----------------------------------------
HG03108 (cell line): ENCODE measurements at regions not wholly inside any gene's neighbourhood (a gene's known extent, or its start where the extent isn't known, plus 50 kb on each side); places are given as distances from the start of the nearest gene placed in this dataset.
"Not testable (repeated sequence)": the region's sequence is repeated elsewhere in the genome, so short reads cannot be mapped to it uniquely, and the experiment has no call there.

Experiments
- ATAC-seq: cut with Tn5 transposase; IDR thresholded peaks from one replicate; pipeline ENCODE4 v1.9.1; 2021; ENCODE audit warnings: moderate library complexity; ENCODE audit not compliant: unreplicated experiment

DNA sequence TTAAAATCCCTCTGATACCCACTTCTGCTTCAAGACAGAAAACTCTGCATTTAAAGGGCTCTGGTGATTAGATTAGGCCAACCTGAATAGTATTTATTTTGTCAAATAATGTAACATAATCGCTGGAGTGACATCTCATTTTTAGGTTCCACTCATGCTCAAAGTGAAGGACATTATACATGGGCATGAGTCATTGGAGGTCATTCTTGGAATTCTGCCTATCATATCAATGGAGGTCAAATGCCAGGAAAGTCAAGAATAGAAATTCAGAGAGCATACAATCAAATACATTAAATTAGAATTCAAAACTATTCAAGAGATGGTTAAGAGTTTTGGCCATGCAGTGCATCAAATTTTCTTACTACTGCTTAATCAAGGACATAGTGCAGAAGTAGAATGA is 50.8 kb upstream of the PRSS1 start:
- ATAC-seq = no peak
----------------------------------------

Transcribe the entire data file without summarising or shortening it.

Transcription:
HG03108 (cell line): ENCODE measurements at regions not wholly inside any gene's neighbourhood (a gene's known extent, or its start where the extent isn't known, plus 50 kb on each side); places are given as distances from the start of the nearest gene placed in this dataset.
"Not testable (repeated sequence)": the region's sequence is repeated elsewhere in the genome, so short reads cannot be mapped to it uniquely, and the experiment has no call there.

Experiments
- ATAC-seq: cut with Tn5 transposase; IDR thresholded peaks from one replicate; pipeline ENCODE4 v1.9.1; 2021; ENCODE audit warnings: moderate library complexity; ENCODE audit not compliant: unreplicated experiment

DNA sequence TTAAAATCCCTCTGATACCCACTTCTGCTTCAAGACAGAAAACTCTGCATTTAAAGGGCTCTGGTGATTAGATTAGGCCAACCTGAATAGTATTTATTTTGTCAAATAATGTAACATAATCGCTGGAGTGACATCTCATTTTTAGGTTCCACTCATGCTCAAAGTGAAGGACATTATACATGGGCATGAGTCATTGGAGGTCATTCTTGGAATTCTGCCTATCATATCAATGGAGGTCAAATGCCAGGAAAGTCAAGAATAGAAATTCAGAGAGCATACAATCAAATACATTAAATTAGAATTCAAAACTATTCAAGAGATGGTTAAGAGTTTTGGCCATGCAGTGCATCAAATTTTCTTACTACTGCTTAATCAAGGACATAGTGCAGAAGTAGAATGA is 50.8 kb upstream of the PRSS1 start:
- ATAC-seq = no peak